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Peaky Blinders: Season Three, Episode Two

“You chose not to listen to Mr. Apologize or Mrs. Compromise.”

You know things are bad when Arthur’s the voice of reason.

I’ve really enjoyed rewatching Peaky Blinders for review. I binged it so quickly the first time ‘round that I remember seasons, not episodes. And by the midway point of rewatching this episode I was mentally composing an opening joke about how nobody seemed to enjoy their tea, and a hilarious Princess Bride reference describing Tommy’s current debacle.*

Then Tommy gave Grace the sapphire, and I sat up straighter. This happens already? They’ve only had two episodes of married life! She gets shot now?!

Seen in that light—the 20/20 of television hindsight—this episode is one long snowball turning into an avalanche. John’s hotheaded response to the Italians, perhaps inspired by his continued affection for Lizzie. Arthur and Polly’s attempts at apologies and compromise. Tommy, still trying to hold himself above it all, playing with his son and showing him the goldfish in the horse troughs.

That incipient avalanche feels, at time, a bit over the top. The scene with John and Polly, where John’s state of mind was indicated through a few Dutch tilts, was too much. Tommy moving his chair to put his back to the Evil Priest felt like something no one would ever really do. It was stagey rather than realistic. Tommy even yelled in a library, which made me hate him a little. (Let’s not forget he also spends a scene in prison using magic to tame a vicious dog.) And the dissipated Russian aristocrats feel—and will continue to feel, throughout this season—like parodies rather than people.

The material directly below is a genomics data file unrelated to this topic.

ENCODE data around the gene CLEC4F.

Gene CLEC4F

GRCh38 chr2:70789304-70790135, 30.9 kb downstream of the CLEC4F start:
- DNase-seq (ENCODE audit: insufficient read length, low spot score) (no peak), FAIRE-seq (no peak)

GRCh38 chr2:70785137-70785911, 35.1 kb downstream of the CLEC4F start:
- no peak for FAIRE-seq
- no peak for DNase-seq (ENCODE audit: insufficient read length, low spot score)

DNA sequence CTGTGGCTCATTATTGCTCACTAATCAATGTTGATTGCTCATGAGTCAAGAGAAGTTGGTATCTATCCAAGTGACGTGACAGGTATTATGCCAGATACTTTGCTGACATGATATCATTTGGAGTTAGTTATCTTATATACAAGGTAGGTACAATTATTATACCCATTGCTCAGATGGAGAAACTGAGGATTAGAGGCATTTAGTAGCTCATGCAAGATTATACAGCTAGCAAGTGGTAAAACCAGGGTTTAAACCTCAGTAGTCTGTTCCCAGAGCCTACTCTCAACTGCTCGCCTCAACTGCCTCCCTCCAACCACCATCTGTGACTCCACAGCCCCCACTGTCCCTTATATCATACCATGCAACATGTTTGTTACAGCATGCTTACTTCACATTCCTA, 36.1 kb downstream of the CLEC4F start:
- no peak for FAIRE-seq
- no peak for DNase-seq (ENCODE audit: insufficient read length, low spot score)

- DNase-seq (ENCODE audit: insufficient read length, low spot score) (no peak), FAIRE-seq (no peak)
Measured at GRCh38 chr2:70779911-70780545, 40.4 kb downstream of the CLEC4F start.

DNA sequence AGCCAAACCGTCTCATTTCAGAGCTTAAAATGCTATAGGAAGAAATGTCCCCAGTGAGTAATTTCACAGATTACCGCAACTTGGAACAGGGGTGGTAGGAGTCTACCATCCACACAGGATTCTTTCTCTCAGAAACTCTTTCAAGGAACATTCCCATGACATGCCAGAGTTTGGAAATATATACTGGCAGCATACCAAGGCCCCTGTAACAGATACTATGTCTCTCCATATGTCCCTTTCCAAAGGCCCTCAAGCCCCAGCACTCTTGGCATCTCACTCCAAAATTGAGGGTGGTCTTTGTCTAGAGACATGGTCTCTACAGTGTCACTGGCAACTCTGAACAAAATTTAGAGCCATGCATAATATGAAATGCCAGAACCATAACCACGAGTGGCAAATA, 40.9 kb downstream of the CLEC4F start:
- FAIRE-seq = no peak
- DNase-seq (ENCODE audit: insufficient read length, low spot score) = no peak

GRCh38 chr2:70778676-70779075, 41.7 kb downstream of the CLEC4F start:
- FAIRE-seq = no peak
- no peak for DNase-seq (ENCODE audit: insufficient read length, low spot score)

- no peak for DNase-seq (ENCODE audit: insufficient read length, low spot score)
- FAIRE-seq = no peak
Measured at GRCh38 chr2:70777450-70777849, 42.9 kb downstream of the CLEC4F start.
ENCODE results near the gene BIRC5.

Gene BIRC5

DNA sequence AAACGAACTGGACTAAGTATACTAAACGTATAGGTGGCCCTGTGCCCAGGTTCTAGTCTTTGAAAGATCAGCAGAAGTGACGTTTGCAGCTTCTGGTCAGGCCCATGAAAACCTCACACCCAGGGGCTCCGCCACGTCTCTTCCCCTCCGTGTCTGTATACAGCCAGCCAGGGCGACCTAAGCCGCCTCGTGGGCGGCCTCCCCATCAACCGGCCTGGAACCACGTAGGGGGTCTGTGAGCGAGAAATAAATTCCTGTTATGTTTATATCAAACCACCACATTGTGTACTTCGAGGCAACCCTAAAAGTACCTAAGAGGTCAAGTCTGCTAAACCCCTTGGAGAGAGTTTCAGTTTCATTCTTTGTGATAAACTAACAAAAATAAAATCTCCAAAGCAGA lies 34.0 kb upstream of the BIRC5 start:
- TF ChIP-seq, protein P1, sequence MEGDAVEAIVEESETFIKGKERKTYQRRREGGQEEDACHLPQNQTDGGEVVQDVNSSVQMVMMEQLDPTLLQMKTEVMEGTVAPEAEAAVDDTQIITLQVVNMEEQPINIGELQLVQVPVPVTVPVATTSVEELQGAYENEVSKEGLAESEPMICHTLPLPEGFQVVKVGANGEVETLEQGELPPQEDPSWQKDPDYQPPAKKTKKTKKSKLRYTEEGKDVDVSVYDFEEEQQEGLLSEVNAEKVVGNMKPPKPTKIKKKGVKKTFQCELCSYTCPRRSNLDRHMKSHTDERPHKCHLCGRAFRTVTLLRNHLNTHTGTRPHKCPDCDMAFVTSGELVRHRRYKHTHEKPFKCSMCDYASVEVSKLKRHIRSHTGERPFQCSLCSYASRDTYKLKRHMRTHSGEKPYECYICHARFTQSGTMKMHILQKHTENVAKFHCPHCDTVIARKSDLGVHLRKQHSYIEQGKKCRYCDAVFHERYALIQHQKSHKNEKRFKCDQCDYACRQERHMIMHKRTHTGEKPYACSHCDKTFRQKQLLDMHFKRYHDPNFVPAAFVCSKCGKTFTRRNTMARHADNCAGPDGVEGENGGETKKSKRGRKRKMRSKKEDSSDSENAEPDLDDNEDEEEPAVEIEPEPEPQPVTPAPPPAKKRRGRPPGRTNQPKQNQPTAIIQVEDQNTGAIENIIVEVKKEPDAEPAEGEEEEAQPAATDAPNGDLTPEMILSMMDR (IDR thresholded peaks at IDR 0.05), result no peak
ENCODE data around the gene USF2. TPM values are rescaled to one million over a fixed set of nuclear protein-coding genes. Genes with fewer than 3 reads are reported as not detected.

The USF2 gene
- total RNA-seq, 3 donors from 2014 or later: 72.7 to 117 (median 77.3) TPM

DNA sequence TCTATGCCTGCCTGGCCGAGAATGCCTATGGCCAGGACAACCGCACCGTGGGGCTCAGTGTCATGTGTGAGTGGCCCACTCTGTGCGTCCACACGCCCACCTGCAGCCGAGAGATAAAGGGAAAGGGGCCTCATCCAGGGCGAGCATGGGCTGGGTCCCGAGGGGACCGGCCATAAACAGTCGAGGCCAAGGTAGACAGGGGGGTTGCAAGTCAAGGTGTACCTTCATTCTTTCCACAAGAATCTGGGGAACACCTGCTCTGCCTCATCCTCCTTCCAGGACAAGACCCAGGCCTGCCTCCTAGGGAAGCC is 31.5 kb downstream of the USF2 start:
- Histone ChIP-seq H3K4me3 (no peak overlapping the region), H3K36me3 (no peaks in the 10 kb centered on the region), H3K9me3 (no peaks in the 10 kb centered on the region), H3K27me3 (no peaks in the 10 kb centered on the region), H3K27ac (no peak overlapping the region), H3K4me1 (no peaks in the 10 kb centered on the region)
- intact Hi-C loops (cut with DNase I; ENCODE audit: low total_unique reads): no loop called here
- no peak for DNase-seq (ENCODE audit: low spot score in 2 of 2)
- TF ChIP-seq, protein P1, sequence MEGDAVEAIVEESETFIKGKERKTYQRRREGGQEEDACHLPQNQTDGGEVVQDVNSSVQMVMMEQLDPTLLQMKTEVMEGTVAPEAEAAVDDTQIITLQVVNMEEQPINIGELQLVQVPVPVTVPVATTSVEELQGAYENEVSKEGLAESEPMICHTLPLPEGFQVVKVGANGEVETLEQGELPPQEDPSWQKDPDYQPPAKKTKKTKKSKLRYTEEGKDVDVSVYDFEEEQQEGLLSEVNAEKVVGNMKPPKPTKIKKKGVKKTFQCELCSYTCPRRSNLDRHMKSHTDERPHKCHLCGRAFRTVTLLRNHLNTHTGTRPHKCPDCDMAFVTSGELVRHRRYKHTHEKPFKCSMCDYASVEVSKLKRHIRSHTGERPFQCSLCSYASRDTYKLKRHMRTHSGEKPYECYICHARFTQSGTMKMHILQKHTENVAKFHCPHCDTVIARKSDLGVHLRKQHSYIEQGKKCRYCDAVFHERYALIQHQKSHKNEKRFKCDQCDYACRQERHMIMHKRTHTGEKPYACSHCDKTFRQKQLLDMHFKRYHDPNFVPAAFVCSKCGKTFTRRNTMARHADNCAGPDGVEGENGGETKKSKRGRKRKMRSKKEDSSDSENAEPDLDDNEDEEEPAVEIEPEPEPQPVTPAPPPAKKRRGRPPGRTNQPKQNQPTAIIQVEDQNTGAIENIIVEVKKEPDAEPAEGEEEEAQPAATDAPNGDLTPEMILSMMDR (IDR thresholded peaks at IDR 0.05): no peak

Yet, although some of the direction was melodramatic, there are a lot of bad elements at play this season. The Russians are brutal, willing to do anything to protect not just their families but their entire lost way of life. (Thanks a lot, Lenin!) The so-called “Economic League” or “Section Five” is this season’s version of Campbell’s Red Right Hand: well-connected players willing to do anything to protect someone’s vision of what British and Irish life is supposed to be. Even the Italians are starting to tug on their leash. Tommy’s trapped in the middle of all of it, no matter how much time he spends at his absurdly large estate.

Now, please indulge me as I describe my behind-the-scenes thought processes perhaps more than I should: I’ve been listening to Stephen King’s Dark Tower series as audiobooks as I go on my daily sanity walks. I’ve read the series approximately one million times, but the audiobook format makes me notice different things. And the day after rewatching this episode, I was treated to a miniature speech from Eddie Dean (a gunslinger about to defeat some child-killing baddies) about despotism. I won’t quote it in full—audiobooks are terrible for finding quotes—but it boils down to one key line: a despot is someone who, if you punch them, they punch back twice as hard. And then they keep punching.

That description of despotism, right or not, describes Tommy’s approach to the Italian Issue in a nutshell. He thinks an apology is inappropriate, that John’s escalation was an appropriate action. Or, as Tommy says in response to Polly’s perfect question of why: “Because we fucking can! And because we can, we do. And if we lift our heel off their necks now, they'll just come at us.” Tommy’s aggression is motivated by fear but also by opportunity and habit.